Neglecting the importance of a well designed, stylish uniform is one of the biggest pitfalls of hospitality businesses. With new venues opening in already well-established areas, business owners need to be refining every element of their service and presentation. Including their corporate uniform!

Keeping up with workwear style and trends can be overwhelming, but with this simple guide, you’ll be creating a successful custom uniform in no time!

Reflect your brand

 Style – Your corporate uniform must reflect the nature of your business. Do you run a casual restaurant, a hipster cafe or a high-end bar? This will affect the style of your uniform.

More professional settings will require a clean and conservative style, so you can’t go astray with pants and a waistcoat. If it is a more relaxed venue, a casual get-up is more appropriate. If you choose to go with a T-shirt, ensure you use high-quality fabrics so they stay neat and clean. If your business is somewhere in between, why not try a polo shirt? This just tells a customer that your business is of a professional standard whilst also being friendly and relaxed.

Colours – The colour of your uniform sends messages to customers, whether you like it or not. This means that choosing the right scheme is of great importance. Darker colours tend to be more professional, versatile and easiest to accessorise. These include black, white, navy and beige. As an added bonus, these colours tend to be the easiest to keep clean!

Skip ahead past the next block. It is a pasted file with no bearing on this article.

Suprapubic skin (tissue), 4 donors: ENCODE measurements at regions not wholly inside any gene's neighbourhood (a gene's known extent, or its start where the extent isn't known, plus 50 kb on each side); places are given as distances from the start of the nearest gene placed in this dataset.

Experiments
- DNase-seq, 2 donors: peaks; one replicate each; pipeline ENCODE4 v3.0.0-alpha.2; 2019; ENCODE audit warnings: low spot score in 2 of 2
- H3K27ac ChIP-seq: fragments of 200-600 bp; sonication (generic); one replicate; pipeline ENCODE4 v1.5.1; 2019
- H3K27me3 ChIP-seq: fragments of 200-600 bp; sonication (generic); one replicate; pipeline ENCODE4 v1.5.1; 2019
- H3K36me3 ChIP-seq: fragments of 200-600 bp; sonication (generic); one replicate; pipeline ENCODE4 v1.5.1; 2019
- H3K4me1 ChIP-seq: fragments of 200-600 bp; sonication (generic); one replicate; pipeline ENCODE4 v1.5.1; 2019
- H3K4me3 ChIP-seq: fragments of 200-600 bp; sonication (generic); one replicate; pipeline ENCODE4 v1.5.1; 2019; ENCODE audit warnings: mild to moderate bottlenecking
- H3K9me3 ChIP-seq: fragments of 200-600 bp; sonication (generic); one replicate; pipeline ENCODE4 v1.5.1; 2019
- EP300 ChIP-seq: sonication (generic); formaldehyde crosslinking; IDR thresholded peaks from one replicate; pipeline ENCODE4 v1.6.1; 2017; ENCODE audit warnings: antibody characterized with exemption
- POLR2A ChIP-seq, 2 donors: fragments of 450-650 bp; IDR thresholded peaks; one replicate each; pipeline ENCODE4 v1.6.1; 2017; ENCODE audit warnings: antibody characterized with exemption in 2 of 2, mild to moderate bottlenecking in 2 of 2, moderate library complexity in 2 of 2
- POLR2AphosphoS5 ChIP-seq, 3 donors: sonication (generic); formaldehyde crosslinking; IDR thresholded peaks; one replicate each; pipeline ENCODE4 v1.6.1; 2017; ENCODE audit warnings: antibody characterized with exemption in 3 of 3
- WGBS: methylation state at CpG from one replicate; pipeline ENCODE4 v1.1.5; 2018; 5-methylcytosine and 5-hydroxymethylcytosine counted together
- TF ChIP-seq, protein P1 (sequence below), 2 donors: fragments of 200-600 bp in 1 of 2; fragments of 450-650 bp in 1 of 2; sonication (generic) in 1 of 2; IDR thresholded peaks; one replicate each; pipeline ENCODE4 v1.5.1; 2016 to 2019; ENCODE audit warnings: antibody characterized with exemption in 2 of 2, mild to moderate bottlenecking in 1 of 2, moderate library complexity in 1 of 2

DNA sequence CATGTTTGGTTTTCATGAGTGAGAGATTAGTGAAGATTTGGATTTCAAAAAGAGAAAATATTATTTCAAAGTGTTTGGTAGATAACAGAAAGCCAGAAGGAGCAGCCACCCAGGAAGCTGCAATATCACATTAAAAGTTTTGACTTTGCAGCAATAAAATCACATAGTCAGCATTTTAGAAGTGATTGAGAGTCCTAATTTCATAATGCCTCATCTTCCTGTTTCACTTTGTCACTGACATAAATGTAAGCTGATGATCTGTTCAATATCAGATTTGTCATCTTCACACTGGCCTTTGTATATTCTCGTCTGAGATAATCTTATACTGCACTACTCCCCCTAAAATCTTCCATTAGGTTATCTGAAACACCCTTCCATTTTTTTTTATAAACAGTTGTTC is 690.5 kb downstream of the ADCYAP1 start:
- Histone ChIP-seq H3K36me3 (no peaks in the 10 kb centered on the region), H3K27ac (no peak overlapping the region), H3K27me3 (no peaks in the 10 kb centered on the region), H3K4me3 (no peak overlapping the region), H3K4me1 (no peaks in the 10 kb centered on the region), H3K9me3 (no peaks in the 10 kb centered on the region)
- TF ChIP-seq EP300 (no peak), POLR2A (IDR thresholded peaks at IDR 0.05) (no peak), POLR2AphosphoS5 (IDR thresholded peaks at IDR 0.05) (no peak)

However, if you own a bold business that really wants to say something, consider some more vibrant complementary colours. For example, purple and yellow or blue and red are very recognisable and will stick in your customer’s mind. These brighter schemes are good for more casual businesses.

Think Practically

Keep it cool – Hospitality staff spend a lot of time running around serving customers, and their uniform needs to support them in this. For this reason, we recommend choosing to use cotton or viscose in your corporate uniform. Both materials breath and absorb sweat, making your employees and customers more comfortable. There is nothing worse than a nylon uniform that clings to the worker’s body. Workwear should be cool and comfortable, as well as presentable.

 Keep it comfortable – Remember that restrictive clothing may actually destroy productivity in the workplace. If hospitality workers are not free to move quickly, meals are cooked slower, food arrives at the table late and customers become agitated at the delay. Putting your staff in a suit may look good, but remember it might not be worth it.



 Aprons – These may seem like a mere practical necessity, but aprons are currently very fashionable in the hospitality industry. Any customer service staff that you have could do with an apron. It adds authenticity to your corporate uniform and provides a fantastic opportunity for branding embroidered on the front.

 Hats – Chef hats may be a cliche, but they really add to the uniform of your kitchen staff. Firstly, hats are a great way of ensuring that your kitchen achieves higher sanitary standard reasons without relying on ugly hair nets. Like the aprons, they can also clearly convey the company logo, extending your brand into the kitchen.